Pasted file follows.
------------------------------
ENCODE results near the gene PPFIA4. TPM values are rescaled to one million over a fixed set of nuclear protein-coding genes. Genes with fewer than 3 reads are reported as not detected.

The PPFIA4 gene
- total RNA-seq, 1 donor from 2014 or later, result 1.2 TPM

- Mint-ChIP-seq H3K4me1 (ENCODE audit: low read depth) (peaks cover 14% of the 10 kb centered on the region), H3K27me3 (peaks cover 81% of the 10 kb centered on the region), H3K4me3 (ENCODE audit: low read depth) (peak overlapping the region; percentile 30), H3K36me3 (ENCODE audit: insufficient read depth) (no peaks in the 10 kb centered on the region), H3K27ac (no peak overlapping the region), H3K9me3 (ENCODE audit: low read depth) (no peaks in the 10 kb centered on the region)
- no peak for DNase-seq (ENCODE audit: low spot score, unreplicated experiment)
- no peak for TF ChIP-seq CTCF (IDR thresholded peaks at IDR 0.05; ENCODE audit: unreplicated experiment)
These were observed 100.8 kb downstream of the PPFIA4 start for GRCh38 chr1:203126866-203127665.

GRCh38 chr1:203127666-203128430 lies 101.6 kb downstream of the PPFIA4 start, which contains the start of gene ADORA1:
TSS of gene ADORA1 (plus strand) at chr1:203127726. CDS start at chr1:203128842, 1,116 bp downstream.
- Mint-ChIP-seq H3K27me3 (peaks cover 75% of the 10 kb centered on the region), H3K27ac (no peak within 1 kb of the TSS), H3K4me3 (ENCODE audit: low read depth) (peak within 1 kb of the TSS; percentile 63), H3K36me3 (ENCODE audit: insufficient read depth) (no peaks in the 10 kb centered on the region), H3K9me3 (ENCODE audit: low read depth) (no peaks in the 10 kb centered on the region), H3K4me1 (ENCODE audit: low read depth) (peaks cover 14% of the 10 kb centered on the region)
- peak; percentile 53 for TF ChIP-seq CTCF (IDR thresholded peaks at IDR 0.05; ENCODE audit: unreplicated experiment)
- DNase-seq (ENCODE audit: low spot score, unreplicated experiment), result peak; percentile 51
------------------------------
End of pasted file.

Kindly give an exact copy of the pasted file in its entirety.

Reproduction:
ENCODE results near the gene PPFIA4. TPM values are rescaled to one million over a fixed set of nuclear protein-coding genes. Genes with fewer than 3 reads are reported as not detected.

The PPFIA4 gene
- total RNA-seq, 1 donor from 2014 or later, result 1.2 TPM

- Mint-ChIP-seq H3K4me1 (ENCODE audit: low read depth) (peaks cover 14% of the 10 kb centered on the region), H3K27me3 (peaks cover 81% of the 10 kb centered on the region), H3K4me3 (ENCODE audit: low read depth) (peak overlapping the region; percentile 30), H3K36me3 (ENCODE audit: insufficient read depth) (no peaks in the 10 kb centered on the region), H3K27ac (no peak overlapping the region), H3K9me3 (ENCODE audit: low read depth) (no peaks in the 10 kb centered on the region)
- no peak for DNase-seq (ENCODE audit: low spot score, unreplicated experiment)
- no peak for TF ChIP-seq CTCF (IDR thresholded peaks at IDR 0.05; ENCODE audit: unreplicated experiment)
These were observed 100.8 kb downstream of the PPFIA4 start for GRCh38 chr1:203126866-203127665.

GRCh38 chr1:203127666-203128430 lies 101.6 kb downstream of the PPFIA4 start, which contains the start of gene ADORA1:
TSS of gene ADORA1 (plus strand) at chr1:203127726. CDS start at chr1:203128842, 1,116 bp downstream.
- Mint-ChIP-seq H3K27me3 (peaks cover 75% of the 10 kb centered on the region), H3K27ac (no peak within 1 kb of the TSS), H3K4me3 (ENCODE audit: low read depth) (peak within 1 kb of the TSS; percentile 63), H3K36me3 (ENCODE audit: insufficient read depth) (no peaks in the 10 kb centered on the region), H3K9me3 (ENCODE audit: low read depth) (no peaks in the 10 kb centered on the region), H3K4me1 (ENCODE audit: low read depth) (peaks cover 14% of the 10 kb centered on the region)
- peak; percentile 53 for TF ChIP-seq CTCF (IDR thresholded peaks at IDR 0.05; ENCODE audit: unreplicated experiment)
- DNase-seq (ENCODE audit: low spot score, unreplicated experiment), result peak; percentile 51